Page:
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President Mahmoud Ahmadinejad of Iran is no one to admire, but when was the last time President Bush stood before a critical college audience and fielded tough questions? Bush appears only before handpicked friendly crowds. Even news conferences are barely adversarial because the media has the curious rule that the president — any president — deserves to be treated like royalty.

For all his weird statements about freedom, women, and homosexuals in Iran, not to mention his views on the Nazi treatment of Jews, at least Ahmadinejad took on all comers. He even accepted his host’s insults with equanimity.

That people panicked about his appearance at the forum only made him look respectable. Too bad Ahmadinejad didn’t use his time better. He might have educated the American people about the history of U.S.-Iran relations, of which most Americans are unforgivably ignorant.

He could have told them that in 1953 the CIA conspired with a brutal monarch who had been driven from power to overthrow an elected secular prime minister and restore the monarch to his throne. The shah of Iran, Mohammed Reza Pahlavi, proceeded to rule as a dictator for the next quarter century with the help of his secret police, SAVAK, and U.S money and weapons. U.S. presidents often praised him as a great ally of the United States. The Iranian people understood who his patron was.

When they finally dethroned the hated shah in the religious revolution of 1979, and the U.S. embassy and personnel were seized, the American government pretended it was the aggrieved party. It has conducted subtle warfare against Iran ever since.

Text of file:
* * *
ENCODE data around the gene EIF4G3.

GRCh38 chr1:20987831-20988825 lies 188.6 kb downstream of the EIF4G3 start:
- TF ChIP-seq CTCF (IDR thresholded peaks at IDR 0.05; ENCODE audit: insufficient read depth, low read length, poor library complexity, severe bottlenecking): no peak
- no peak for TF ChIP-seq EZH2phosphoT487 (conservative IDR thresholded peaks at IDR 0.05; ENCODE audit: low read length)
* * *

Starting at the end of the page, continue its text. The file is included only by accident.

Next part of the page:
Ahmadinejad might also have taught the American people that in the 1980s, the U.S. government backed its ally — Saddam Hussein of Iraq — in his decade-long war against Iran. It provided Iraq critical economic aid and weapons, as well as intelligence and diplomatic recognition, and placed warships in the Persian Gulf to protect Iraqi oil in Kuwaiti tankers from Iranian attack.

Most interesting, the U.S. government licensed American companies to provide Saddam the means to make chemical and biological weapons. (Chemicals were used on the Iranians and Kurds. For a history of the conflict and U.S.involvement, see my “United States in the Persian Gulf” at http://www.cato.org/pub_display.php?pub_id=912)

During the war the USS Vincennes, while in Iranian waters, shot down an Iranian civilian airliner over the Persian Gulf. All 290 people aboard were killed. American officials claimed — dubiously — that the plane was thought to be a military aircraft. No apology was ever issued, though compensation eventually was paid.

Contrast this with an incident about year earlier, when an Iraqi warplane attacked the USS Stark, killing 28 men. The Reagan administration accepted Iraq’s apology — then blamed Iran for the tragedy.

The neoconservatives, who so demonized Saddam Hussein before the 2003 invasion, were his enthusiastic backers against Iran in the 1980s. (The 1986 Iran-Contra arms deal was a glaring exception.)